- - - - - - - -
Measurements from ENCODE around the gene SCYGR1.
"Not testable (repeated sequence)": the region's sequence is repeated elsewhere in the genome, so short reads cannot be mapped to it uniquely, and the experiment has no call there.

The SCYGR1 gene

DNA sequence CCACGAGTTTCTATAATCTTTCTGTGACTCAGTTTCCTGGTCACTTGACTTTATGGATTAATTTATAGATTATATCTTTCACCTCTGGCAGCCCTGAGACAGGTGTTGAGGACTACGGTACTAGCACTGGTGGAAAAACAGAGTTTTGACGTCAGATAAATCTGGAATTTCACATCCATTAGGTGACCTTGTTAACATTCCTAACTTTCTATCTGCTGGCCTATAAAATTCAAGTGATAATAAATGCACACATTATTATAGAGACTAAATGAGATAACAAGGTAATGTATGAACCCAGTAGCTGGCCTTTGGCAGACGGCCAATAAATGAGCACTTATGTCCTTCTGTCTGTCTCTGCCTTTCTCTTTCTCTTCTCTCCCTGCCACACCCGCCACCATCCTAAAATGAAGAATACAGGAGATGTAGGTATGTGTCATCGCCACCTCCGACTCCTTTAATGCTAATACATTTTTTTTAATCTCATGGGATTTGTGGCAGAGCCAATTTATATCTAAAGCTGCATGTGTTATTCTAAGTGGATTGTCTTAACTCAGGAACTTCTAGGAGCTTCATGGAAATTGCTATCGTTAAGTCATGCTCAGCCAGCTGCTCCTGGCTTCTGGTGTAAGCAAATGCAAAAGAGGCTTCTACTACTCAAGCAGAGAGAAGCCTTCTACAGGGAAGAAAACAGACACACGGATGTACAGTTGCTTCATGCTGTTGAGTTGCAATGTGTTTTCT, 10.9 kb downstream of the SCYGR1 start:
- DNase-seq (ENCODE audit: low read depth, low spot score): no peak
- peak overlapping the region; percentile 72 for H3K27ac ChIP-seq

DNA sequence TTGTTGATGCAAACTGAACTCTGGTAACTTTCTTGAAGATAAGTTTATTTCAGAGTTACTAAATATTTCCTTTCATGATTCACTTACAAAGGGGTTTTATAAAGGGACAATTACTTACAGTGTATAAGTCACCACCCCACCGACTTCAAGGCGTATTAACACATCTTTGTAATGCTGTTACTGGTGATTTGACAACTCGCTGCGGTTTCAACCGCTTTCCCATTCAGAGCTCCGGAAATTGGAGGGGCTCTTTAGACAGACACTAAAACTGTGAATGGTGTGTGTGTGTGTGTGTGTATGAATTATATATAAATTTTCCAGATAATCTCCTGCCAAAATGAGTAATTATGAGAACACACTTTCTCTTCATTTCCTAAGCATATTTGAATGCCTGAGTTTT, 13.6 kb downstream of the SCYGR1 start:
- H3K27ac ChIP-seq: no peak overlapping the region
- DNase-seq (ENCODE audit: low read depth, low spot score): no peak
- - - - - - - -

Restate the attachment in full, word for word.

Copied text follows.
Measurements from ENCODE around the gene SCYGR1.
"Not testable (repeated sequence)": the region's sequence is repeated elsewhere in the genome, so short reads cannot be mapped to it uniquely, and the experiment has no call there.

The SCYGR1 gene

DNA sequence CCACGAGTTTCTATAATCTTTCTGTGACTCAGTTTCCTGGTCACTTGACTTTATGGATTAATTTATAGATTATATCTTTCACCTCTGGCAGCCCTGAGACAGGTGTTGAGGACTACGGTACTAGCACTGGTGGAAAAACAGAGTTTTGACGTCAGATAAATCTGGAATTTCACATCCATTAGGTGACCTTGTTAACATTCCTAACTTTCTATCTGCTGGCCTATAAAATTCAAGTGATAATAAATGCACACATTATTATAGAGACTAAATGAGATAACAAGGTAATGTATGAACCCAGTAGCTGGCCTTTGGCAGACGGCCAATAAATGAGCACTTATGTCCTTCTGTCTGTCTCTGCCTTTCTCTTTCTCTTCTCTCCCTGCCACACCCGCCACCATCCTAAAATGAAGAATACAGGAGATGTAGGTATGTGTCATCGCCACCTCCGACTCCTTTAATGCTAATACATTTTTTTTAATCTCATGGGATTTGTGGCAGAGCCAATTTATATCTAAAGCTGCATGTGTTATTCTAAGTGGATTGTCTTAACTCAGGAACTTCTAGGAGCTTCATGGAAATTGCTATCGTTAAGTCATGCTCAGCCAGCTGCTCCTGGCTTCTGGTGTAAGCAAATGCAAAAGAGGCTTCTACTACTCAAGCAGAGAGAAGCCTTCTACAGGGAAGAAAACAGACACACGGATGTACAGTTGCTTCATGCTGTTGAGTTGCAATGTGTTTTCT, 10.9 kb downstream of the SCYGR1 start:
- DNase-seq (ENCODE audit: low read depth, low spot score): no peak
- peak overlapping the region; percentile 72 for H3K27ac ChIP-seq

DNA sequence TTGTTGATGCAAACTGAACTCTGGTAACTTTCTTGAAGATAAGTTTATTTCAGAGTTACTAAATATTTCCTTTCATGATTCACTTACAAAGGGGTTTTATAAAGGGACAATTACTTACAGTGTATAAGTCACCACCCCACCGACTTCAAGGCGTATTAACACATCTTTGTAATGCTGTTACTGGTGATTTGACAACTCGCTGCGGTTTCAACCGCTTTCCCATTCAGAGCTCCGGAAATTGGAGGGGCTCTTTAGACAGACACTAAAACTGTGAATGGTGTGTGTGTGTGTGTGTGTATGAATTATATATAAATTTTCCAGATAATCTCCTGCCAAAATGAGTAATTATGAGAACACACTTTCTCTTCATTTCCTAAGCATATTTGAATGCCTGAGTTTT, 13.6 kb downstream of the SCYGR1 start:
- H3K27ac ChIP-seq: no peak overlapping the region
- DNase-seq (ENCODE audit: low read depth, low spot score): no peak